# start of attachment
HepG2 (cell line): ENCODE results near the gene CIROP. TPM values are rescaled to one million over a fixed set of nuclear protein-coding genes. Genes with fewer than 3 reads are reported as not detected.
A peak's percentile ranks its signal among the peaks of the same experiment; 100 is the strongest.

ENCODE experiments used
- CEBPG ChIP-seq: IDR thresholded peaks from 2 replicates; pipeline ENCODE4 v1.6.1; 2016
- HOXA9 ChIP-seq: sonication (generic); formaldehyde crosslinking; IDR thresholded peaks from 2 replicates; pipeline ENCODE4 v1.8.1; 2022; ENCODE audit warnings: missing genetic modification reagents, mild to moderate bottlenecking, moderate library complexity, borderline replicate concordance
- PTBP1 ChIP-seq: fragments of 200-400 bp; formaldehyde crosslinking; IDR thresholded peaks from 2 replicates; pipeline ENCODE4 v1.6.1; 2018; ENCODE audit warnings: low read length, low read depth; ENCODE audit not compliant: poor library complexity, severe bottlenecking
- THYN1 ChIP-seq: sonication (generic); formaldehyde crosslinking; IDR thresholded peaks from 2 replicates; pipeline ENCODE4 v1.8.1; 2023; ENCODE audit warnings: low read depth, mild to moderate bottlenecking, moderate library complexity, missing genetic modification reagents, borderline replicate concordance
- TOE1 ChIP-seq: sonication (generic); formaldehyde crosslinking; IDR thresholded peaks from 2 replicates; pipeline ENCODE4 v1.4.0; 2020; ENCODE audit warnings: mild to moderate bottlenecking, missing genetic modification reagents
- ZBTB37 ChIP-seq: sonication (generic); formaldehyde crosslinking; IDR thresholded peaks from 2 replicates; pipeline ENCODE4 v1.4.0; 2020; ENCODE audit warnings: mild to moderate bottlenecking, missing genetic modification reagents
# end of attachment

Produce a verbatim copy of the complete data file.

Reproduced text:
HepG2 (cell line): ENCODE results near the gene CIROP. TPM values are rescaled to one million over a fixed set of nuclear protein-coding genes. Genes with fewer than 3 reads are reported as not detected.
A peak's percentile ranks its signal among the peaks of the same experiment; 100 is the strongest.

ENCODE experiments used
- CEBPG ChIP-seq: IDR thresholded peaks from 2 replicates; pipeline ENCODE4 v1.6.1; 2016
- HOXA9 ChIP-seq: sonication (generic); formaldehyde crosslinking; IDR thresholded peaks from 2 replicates; pipeline ENCODE4 v1.8.1; 2022; ENCODE audit warnings: missing genetic modification reagents, mild to moderate bottlenecking, moderate library complexity, borderline replicate concordance
- PTBP1 ChIP-seq: fragments of 200-400 bp; formaldehyde crosslinking; IDR thresholded peaks from 2 replicates; pipeline ENCODE4 v1.6.1; 2018; ENCODE audit warnings: low read length, low read depth; ENCODE audit not compliant: poor library complexity, severe bottlenecking
- THYN1 ChIP-seq: sonication (generic); formaldehyde crosslinking; IDR thresholded peaks from 2 replicates; pipeline ENCODE4 v1.8.1; 2023; ENCODE audit warnings: low read depth, mild to moderate bottlenecking, moderate library complexity, missing genetic modification reagents, borderline replicate concordance
- TOE1 ChIP-seq: sonication (generic); formaldehyde crosslinking; IDR thresholded peaks from 2 replicates; pipeline ENCODE4 v1.4.0; 2020; ENCODE audit warnings: mild to moderate bottlenecking, missing genetic modification reagents
- ZBTB37 ChIP-seq: sonication (generic); formaldehyde crosslinking; IDR thresholded peaks from 2 replicates; pipeline ENCODE4 v1.4.0; 2020; ENCODE audit warnings: mild to moderate bottlenecking, missing genetic modification reagents